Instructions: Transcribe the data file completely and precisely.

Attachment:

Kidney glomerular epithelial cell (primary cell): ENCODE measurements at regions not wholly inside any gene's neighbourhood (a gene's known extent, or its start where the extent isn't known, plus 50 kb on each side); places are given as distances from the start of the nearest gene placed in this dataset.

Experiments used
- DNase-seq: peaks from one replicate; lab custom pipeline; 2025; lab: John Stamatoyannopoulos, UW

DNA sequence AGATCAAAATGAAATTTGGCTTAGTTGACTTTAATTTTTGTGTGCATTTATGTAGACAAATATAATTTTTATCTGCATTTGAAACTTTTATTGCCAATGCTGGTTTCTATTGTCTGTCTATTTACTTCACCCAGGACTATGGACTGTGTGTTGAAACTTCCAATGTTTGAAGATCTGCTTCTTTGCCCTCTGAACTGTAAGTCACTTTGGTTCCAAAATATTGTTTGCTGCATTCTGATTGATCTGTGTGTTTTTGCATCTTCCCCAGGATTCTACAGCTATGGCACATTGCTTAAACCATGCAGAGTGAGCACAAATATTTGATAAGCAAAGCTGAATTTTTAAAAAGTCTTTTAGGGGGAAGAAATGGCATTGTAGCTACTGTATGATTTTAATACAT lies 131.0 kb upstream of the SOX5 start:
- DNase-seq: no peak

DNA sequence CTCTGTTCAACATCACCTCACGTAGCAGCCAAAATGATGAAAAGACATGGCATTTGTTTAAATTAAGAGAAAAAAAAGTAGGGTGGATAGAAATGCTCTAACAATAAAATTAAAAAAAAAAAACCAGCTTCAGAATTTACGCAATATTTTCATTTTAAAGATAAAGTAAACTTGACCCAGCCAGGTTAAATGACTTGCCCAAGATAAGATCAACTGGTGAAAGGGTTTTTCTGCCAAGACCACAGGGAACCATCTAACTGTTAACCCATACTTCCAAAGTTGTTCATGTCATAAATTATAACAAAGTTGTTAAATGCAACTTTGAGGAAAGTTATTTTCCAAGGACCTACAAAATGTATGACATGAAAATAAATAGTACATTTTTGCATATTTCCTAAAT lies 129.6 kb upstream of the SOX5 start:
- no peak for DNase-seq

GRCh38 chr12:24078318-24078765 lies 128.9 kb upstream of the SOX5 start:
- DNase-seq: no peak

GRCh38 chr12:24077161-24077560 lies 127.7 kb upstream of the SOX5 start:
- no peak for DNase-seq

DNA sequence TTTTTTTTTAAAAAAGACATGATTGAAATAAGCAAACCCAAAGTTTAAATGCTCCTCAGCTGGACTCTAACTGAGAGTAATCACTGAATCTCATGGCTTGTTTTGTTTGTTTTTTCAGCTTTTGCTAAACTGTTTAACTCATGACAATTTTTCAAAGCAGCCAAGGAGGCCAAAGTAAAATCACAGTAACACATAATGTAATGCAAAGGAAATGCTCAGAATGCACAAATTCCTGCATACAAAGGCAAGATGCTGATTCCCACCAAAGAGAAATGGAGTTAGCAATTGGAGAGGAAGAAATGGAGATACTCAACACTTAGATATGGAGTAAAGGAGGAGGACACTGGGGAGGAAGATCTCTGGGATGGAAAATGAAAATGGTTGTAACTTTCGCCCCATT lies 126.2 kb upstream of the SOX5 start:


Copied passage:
Kidney glomerular epithelial cell (primary cell): ENCODE measurements at regions not wholly inside any gene's neighbourhood (a gene's known extent, or its start where the extent isn't known, plus 50 kb on each side); places are given as distances from the start of the nearest gene placed in this dataset.

Experiments used
- DNase-seq: peaks from one replicate; lab custom pipeline; 2025; lab: John Stamatoyannopoulos, UW

DNA sequence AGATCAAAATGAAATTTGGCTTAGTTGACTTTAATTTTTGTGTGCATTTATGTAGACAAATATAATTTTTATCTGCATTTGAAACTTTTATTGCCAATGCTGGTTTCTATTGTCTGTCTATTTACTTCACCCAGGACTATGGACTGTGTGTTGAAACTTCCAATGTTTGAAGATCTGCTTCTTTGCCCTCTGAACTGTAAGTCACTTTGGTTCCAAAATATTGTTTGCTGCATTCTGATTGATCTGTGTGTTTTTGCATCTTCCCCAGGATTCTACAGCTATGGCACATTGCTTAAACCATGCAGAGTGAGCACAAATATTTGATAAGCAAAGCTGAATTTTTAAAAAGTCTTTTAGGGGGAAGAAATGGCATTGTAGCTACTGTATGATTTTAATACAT lies 131.0 kb upstream of the SOX5 start:
- DNase-seq: no peak

DNA sequence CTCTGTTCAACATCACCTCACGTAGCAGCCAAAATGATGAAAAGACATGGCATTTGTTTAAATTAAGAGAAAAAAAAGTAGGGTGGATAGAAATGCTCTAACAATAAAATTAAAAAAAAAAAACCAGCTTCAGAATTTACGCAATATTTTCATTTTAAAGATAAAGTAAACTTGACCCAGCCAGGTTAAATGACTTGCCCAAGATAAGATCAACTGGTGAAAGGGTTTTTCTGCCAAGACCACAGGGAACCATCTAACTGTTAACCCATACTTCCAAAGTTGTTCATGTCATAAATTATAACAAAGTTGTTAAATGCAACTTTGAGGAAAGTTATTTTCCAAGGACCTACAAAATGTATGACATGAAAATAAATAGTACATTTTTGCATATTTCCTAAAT lies 129.6 kb upstream of the SOX5 start:
- no peak for DNase-seq

GRCh38 chr12:24078318-24078765 lies 128.9 kb upstream of the SOX5 start:
- DNase-seq: no peak

GRCh38 chr12:24077161-24077560 lies 127.7 kb upstream of the SOX5 start:
- no peak for DNase-seq

DNA sequence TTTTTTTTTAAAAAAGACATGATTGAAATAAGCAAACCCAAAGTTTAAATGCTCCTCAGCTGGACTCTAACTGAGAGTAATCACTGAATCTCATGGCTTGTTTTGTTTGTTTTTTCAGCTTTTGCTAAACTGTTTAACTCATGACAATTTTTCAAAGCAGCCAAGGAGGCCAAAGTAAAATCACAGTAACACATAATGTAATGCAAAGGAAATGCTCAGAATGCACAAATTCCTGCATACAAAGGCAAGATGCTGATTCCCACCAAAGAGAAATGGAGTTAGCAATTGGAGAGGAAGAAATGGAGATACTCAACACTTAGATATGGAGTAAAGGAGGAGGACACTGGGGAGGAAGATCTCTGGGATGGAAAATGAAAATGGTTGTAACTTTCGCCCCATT lies 126.2 kb upstream of the SOX5 start: